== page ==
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Magnetic Activity on Late Type Stars and Brown Dwarfs

by Carolyn Hunsinger last modified Apr 19, 2013

Gregg Hallinan (Caltech)

Magnetic Activity on Late Type Stars and Brown Dwarfs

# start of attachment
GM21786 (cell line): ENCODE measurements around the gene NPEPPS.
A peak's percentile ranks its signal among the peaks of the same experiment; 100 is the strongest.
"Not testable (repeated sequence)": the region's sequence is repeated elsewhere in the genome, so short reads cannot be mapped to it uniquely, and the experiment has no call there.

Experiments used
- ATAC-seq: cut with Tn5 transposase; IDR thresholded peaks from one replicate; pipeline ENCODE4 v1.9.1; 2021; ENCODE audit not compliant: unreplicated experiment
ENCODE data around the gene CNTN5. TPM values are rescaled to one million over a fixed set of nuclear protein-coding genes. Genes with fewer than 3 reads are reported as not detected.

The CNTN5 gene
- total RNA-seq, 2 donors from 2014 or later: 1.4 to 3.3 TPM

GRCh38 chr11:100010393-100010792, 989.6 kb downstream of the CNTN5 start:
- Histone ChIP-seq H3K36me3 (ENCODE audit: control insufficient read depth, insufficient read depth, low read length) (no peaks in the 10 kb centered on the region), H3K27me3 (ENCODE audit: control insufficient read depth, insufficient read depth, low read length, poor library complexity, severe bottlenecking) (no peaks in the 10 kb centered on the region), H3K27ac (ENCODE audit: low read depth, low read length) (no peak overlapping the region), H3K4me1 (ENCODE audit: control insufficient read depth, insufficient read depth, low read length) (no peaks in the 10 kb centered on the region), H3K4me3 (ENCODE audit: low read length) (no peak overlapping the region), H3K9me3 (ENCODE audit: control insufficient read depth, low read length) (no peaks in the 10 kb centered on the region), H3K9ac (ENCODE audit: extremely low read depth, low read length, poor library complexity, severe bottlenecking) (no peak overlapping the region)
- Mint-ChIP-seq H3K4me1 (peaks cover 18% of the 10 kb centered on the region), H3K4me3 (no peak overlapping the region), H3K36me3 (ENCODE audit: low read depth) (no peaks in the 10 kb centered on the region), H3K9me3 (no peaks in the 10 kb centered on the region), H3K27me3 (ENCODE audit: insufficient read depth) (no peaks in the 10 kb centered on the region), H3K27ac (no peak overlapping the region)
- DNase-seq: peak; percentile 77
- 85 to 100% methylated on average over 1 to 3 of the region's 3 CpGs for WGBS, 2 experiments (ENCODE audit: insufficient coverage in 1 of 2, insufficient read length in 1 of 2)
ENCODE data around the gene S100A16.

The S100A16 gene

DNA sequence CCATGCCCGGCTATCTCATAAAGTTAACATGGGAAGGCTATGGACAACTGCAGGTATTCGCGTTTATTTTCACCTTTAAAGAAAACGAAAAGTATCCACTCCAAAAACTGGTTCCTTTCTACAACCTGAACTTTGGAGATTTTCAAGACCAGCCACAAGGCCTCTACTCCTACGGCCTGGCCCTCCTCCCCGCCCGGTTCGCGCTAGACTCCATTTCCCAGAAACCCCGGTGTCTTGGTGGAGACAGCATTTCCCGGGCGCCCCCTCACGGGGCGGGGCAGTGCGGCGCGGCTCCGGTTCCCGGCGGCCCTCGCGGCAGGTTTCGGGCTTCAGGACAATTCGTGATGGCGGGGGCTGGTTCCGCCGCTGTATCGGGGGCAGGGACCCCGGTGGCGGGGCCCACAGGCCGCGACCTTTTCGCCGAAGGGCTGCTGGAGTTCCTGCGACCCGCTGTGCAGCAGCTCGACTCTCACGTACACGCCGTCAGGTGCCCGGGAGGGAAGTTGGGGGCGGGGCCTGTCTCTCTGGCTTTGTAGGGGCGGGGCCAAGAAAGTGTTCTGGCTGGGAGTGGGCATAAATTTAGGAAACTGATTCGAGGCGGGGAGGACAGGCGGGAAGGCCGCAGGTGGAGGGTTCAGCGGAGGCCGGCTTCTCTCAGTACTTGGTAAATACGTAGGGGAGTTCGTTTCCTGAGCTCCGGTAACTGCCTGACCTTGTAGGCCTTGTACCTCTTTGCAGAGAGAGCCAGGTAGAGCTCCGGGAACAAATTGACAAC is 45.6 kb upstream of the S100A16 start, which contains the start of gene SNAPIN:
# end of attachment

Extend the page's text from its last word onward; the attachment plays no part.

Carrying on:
Magnetic flares from active stars, particularly M dwarfs, will likely be the dominant class of transient detected by the LSST and may be prove to be a problematic foreground in efforts to detect fast extragalactic transients. Such flares result in higher X-ray and ultraviolet irradiation of orbiting planets and theoretical studies have suggested that the resulting photochemical reactions can lead to significant atmospheric loss. Terrestrial planets orbiting M dwarfs are likely the most abundant Earth-like planets in the solar neighborhood and understanding the impact of such activity is becoming increasingly important. Simultaneous detection of such flares with the LSST and widefield, low frequency radio telescopes will provide an unprecedented data-set for the study of such flares on active stars. LSST data will inform on the radiative output of flares, while low frequency radio bursts, analogous to those detected from the Sun, will inform on the density and speed of the associated interplanetary shocks. The LSST will also be a uniquely powerful for probing magnetic activity in brown dwarfs, in this case manifested via correlated optical and radio auroral emissions. These auroral emissions are currently the only probe of magnetic activity in the mass gap between planets and stars.